What is the Fed Worried About?

I could not resist saying something about this Bloomberg article: Fed Said to Raise Standards for Banks' TARP Repayment. In May, the Fed released the results of the not too stressful 'stress tests'. The 'stress tests' concluded that JP Morgan Chase and American Express Co. didn't have to raise any additional capital. Apparently, the Fed has changed its mind.

JPMorgan Chase & Co. and American Express Co. were told they need to boost common equity, less than four weeks after being informed they had enough to withstand a deeper economic slump. Morgan Stanley was directed to raise more funds after already selling stock to cover its stress-test shortfall. One firm was told only yesterday, people with direct knowledge said.

But, wait a minute we were told that the 'stress tests' (Supervisory Capital Assessment Program - SCAP)were stringent and that should put to rest this issue of the health of financial conglomerates:

The SCAP was a deliberately stringent test. It was designed to account for the highly uncertain financial and economic conditions by identifying the extent to which a BHC is vulnerable today to a weaker than expected economy in the future. By ensuring that these large BHCs have a capital buffer now that is robust to a range of economic outcomes, this exercise counters the risk that uncertainty itself exerts contractionary pressures on the banking system and the
economy. In the event the economy weakens more than expected, the firms will have adequate capital; in the event the economy follows the expected path, or an even stronger path, the firms will still be viewed as stronger today for having higher levels of capital in an uncertain world.

The Fed's precondition of requiring more common equity from JP Morgan Chase and American Express (and more capital from Morgan Stanley) is an acknowledgment that the 'stress tests' were a joke. What are they worried about?

“The Fed doesn’t want to be criticized for allowing people to repay this and then having the banks say we just don’t have the capital to make loans now,” said Lawrence Kaplan, a former attorney at the Office of Thrift Supervision who now works at law firm Paul, Hastings, Janofsky & Walker LLP in Washington. “It’s an exercise to make sure that no one is going to get criticized for allowing these redemptions.”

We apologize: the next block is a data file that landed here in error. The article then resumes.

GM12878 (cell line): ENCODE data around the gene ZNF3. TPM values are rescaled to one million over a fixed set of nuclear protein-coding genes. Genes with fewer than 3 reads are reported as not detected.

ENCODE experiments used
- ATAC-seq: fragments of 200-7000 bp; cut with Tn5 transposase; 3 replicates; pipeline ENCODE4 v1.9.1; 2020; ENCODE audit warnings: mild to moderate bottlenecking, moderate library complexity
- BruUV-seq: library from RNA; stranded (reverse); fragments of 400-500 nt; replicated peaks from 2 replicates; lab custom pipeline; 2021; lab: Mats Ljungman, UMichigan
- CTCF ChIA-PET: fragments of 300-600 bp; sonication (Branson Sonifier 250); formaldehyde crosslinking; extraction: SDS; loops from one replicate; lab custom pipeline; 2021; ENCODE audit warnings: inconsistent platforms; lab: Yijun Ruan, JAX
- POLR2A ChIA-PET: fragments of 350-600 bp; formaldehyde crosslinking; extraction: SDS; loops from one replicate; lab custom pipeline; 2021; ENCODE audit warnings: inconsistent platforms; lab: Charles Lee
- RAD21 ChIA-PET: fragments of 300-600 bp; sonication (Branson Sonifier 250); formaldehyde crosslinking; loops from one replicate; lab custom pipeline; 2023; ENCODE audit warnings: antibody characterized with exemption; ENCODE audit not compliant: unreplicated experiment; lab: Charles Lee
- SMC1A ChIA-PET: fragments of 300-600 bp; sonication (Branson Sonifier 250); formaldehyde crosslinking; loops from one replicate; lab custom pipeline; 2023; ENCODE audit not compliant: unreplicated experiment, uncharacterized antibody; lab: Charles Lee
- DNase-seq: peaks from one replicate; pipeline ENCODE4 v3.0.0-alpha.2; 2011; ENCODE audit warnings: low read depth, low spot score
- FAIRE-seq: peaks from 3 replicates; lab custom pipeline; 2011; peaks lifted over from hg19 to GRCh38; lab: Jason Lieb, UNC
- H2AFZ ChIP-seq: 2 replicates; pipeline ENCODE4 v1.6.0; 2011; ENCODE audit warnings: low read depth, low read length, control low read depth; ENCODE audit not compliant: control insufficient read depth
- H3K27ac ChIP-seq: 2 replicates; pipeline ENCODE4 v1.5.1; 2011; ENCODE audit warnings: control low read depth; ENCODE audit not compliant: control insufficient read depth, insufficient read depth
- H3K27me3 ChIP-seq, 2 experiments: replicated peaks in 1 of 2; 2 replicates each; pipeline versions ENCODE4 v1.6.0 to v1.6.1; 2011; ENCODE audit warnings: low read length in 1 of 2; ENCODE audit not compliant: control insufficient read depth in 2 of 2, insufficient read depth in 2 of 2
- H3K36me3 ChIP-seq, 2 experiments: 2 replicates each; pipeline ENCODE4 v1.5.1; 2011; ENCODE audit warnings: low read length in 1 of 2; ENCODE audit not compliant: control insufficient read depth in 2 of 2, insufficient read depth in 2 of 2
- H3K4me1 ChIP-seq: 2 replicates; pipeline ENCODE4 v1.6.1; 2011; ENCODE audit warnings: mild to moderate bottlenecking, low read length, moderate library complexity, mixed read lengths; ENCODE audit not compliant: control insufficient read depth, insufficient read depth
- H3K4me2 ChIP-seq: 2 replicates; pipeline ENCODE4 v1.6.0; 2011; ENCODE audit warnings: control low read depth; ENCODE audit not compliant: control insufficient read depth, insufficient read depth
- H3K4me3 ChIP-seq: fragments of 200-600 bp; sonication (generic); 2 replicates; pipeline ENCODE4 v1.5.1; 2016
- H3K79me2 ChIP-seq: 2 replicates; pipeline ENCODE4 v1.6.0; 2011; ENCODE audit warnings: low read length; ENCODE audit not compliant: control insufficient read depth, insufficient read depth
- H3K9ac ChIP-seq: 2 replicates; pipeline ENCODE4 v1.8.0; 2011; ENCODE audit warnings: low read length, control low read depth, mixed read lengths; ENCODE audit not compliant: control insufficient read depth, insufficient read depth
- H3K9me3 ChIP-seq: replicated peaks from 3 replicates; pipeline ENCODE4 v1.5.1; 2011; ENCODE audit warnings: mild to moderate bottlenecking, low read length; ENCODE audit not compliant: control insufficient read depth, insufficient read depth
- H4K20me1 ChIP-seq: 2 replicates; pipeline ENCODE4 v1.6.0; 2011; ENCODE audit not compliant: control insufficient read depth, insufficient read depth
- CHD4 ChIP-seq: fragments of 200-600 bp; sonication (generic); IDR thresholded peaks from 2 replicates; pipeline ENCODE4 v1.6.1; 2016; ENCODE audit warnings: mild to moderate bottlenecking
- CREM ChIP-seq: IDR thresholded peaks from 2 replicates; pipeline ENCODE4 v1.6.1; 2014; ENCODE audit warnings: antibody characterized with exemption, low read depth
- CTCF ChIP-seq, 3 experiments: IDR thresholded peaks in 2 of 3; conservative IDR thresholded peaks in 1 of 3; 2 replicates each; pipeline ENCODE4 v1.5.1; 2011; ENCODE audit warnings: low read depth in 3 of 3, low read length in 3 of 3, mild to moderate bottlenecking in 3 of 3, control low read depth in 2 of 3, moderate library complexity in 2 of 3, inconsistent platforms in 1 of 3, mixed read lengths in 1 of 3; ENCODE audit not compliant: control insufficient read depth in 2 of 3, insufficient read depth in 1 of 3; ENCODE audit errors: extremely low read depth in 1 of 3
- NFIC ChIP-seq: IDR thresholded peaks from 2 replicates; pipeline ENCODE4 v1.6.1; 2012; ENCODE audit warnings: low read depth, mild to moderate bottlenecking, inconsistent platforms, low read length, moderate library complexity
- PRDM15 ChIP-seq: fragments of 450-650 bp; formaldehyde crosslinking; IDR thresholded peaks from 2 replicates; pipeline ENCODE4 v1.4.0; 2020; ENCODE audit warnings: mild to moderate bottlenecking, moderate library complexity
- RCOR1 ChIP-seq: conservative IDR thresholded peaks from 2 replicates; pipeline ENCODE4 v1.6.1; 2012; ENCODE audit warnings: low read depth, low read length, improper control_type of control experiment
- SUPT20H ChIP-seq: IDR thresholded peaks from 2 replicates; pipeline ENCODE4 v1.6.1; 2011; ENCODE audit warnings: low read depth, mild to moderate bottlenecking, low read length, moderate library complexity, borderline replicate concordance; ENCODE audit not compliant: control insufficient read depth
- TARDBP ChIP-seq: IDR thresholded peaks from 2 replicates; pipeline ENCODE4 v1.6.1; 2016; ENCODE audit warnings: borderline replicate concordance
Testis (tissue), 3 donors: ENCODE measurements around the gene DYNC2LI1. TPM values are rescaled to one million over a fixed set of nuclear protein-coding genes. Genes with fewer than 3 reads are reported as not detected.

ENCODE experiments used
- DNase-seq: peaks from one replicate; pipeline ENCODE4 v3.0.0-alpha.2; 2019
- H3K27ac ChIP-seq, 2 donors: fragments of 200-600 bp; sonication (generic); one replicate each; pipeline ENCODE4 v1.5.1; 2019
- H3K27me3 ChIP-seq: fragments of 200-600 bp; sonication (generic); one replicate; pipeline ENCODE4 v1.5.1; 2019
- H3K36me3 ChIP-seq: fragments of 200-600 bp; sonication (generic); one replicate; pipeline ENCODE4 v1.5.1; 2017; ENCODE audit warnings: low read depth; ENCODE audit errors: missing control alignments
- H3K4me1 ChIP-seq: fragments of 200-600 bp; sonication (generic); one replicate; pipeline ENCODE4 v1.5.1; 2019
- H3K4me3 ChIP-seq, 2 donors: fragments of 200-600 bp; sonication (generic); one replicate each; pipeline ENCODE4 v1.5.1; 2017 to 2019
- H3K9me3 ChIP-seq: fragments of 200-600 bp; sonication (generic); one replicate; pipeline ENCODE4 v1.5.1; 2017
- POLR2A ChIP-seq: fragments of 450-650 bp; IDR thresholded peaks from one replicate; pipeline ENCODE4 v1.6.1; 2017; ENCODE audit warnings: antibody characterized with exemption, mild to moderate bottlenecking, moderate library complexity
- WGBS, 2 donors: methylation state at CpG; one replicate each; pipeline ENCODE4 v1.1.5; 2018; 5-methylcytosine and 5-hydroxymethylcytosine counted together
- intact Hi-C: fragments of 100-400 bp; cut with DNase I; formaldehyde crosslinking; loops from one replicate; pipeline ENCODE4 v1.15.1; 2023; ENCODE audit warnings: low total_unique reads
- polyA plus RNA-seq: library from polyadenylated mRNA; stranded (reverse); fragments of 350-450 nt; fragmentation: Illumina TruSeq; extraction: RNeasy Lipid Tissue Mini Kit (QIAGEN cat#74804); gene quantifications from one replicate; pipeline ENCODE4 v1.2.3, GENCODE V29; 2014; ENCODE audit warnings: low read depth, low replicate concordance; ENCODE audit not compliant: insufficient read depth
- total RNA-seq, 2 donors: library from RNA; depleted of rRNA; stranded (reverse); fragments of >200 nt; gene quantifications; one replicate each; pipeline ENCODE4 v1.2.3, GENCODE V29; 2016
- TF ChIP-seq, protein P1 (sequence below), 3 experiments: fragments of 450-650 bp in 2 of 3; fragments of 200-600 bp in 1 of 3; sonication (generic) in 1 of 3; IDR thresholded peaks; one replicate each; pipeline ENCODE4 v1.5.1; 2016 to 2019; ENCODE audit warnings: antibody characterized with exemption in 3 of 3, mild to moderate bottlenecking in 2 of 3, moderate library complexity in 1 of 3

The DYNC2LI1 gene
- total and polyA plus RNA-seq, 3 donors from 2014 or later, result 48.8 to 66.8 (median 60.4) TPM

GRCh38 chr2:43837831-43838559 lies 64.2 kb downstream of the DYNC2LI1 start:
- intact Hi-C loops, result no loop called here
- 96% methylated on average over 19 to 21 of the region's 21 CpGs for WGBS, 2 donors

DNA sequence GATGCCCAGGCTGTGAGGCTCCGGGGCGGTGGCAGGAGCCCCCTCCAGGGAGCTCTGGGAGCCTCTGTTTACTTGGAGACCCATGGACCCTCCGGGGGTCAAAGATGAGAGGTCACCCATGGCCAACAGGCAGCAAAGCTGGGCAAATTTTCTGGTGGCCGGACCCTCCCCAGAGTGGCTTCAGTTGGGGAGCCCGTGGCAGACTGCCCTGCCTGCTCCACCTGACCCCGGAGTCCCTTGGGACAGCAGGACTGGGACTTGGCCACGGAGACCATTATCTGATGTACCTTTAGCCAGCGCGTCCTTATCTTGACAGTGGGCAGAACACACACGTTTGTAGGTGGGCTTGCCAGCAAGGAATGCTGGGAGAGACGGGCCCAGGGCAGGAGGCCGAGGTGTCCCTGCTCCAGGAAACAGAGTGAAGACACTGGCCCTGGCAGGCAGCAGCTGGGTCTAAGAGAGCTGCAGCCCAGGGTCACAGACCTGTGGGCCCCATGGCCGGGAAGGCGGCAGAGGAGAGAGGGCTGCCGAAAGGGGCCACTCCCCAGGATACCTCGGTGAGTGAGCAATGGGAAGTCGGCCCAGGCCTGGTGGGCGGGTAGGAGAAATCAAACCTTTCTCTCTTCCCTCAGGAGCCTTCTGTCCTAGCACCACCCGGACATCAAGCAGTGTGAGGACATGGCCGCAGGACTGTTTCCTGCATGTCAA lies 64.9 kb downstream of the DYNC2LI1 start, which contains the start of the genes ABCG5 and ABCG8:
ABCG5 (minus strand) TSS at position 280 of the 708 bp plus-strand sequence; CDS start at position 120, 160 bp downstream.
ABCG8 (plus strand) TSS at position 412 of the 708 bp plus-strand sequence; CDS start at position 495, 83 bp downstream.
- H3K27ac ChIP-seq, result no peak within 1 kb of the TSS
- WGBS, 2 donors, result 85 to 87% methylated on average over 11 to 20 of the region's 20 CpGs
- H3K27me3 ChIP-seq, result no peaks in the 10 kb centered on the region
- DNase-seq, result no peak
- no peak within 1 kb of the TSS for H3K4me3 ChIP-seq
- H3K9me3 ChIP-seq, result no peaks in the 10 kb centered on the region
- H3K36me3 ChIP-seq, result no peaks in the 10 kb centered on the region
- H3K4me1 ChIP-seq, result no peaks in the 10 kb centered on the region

Sure, that may be part of it. But could it also be an indication that certain types of loans are about to get worse? Now, keep in mind that we are finding out about these additional capital requirements of financial conglomerates that either have applied for repayment or bragged about paying-off TARP. The Fed could be still concerned about credit card loans and financial conglomerates exposure to credit card loans. Check out American Express and JP Morgan 'stress test' results (click to enlarge):

American Express - Stress Test

American Express - Stress Test Results

JP Morgan Chase - Stress Test

JP Morgan Chase - Stress Test Results

There is a big issue here besides the exposure of credit card loans. That is the credibility of the Fed, Treasury and the entire TARP/bailout process. Was this just window dressing masking a much bigger problem of certain zombie-financial conglomerates?

We could be reliving the "lost decade" of Japan and that is what I am worried about.

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very good question

I saw this and didn't have any answers as to the real reasons.

There is a house financial services committee hearing tomorrow on Freddie/Fannie and all I see is these Zombie banks trying to further rape their existing customers via credit card interest rates, etc.

Is the Fed worried about this:

that banks profits from accounting gimmicks are masking loan losses (can you say Zombie):

The revival may be short-lived. Analysts who have examined the quarterly profits and government tests say that accounting rule changes and rosy assumptions are making the institutions look healthier than they are.

The government probably wants to win time for the banks, keeping them alive as they struggle to earn their way out of the mess, says economist Joseph Stiglitz of Columbia University in New York. The danger is that weak banks will remain reluctant to lend, hobbling President Barack Obama’s efforts to pull the economy out of recession.

We may be reliving the "Lost Decade".